So if Titor couldn't predict the future, what exactly got folks excited about him in the first place? Well outside of the fact that people are crazy (Gee Note: No really they are. Hell even Ultimate Thor has people believing in him, despite the fact that he's obviously a fruitcake. He does have a monkey though. Which, you know, is kinda cool I guess. Also, how the hell has this guy, the dude that claims he's a freakin' reincarnated alien, have more followers on his blog than I have? Oh wait. I get it. A Swedish guy with long blonde hair and a silly beard is cool, but a Welsh guy with long ginger hair and a silly beard isn't, right? That's it isn't it? Jeez, it's like being in high school all over again), it was mostly a couple of pictures. Namely a laser pointer beam “bending” due to the woovy berserk powers his time machine had over gravity, and a pic of the time machine, both of which are hardly distinguishable due to the poor quality of the photographs. Still it got them nerds buzzing apparently.
And, um, that's pretty much it. On March 21 2001 John Titor announced that he was hanging up his boots and making the leap home. And as he disappeared off in to the sunset, a breathless world was left wondering, “just who was that masked man?” (Gee Note: By the way my dad shouts at the television whenever Zorro is on. “How stupid are they?” he yells. “He's the only man in the village with a bloody moustache. How could they not know?” You have to admit, the man's got a point).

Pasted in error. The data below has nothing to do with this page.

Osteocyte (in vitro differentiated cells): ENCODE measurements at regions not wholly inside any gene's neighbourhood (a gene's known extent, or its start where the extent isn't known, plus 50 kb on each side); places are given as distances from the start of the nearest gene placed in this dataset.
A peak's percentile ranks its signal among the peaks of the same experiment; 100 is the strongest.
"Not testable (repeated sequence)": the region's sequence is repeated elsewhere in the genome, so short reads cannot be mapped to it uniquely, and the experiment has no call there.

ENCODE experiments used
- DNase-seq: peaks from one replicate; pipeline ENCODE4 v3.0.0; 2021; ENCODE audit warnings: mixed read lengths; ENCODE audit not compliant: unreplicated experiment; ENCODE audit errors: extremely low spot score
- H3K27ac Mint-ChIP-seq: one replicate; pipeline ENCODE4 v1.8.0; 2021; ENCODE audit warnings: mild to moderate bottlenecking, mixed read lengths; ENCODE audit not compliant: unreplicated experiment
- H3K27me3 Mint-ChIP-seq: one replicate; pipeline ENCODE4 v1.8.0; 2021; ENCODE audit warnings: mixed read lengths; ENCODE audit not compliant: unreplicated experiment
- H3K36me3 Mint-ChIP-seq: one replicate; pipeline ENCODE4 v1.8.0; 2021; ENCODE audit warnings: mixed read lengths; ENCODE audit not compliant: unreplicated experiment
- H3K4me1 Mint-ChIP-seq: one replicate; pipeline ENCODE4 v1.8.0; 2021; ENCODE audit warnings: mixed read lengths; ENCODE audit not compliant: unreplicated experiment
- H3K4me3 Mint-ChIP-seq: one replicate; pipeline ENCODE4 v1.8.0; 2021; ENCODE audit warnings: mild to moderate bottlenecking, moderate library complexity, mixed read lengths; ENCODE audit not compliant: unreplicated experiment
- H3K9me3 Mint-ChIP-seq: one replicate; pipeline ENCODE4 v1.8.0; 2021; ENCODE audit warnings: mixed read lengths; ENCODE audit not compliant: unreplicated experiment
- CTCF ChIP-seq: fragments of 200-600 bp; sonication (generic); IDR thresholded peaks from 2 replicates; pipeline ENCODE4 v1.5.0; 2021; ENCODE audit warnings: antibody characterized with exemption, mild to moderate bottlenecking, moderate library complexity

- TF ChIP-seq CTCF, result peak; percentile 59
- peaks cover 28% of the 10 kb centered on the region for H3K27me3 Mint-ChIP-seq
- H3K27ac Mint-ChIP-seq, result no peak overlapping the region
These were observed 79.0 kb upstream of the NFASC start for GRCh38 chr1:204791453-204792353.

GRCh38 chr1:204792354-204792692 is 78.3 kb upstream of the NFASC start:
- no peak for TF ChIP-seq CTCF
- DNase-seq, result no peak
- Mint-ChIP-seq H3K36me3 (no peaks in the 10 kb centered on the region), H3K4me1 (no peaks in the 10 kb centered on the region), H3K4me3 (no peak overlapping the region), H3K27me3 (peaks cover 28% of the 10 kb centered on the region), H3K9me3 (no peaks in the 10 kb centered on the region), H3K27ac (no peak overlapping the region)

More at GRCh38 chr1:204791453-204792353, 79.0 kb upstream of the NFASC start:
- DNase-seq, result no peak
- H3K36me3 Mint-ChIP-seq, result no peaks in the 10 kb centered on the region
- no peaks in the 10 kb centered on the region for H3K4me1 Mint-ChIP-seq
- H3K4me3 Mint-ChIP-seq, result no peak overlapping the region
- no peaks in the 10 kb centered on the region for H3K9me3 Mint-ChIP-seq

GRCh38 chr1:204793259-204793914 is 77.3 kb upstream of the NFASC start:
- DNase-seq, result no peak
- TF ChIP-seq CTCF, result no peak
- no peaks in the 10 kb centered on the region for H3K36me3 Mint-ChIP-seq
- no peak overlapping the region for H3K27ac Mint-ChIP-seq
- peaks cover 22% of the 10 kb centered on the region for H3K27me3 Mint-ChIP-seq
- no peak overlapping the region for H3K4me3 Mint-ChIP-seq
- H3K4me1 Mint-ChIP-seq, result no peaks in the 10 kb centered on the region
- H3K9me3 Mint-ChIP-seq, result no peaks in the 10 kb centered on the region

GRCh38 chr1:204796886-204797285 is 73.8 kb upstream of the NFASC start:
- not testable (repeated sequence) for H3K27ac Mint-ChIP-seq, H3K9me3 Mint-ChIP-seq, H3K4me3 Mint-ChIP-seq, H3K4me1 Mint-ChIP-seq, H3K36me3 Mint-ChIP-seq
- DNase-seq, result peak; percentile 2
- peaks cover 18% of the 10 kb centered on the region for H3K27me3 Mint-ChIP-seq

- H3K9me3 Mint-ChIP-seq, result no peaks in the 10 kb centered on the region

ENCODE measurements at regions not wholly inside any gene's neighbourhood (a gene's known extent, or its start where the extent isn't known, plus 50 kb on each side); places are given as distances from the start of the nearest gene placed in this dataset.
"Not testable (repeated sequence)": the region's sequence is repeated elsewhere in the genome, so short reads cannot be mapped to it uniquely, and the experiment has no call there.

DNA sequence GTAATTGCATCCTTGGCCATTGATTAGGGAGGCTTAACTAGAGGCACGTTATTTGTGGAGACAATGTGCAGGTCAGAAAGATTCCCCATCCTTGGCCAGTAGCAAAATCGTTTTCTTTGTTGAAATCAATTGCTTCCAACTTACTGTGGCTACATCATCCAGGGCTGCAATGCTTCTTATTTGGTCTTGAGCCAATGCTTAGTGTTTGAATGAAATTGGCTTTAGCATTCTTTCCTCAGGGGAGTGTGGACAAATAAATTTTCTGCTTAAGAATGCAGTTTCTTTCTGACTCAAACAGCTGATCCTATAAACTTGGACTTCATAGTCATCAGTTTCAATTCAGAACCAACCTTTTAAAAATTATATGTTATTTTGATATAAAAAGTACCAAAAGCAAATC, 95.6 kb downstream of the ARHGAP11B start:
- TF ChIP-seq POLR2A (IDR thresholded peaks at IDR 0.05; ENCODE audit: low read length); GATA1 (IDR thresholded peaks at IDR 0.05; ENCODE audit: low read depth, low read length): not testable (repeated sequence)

So was Titor a visitor from some other universe's future? Were a few souls lucky enough to pick the brains of a time traveller via the wonderful world of the internet? Well probably not. Titor had contradicted himself in his posts so often that by the end his credibility was shot. And most believe him to have been a hoax.
But to this day there are still some out there who think John Titor was the real deal. And you know we can always hope. I mean that way there may be a chance to go back in time and fix the Watchmen movie.
Either that or someone could go back and tell me to save myself the effort and stay in bed.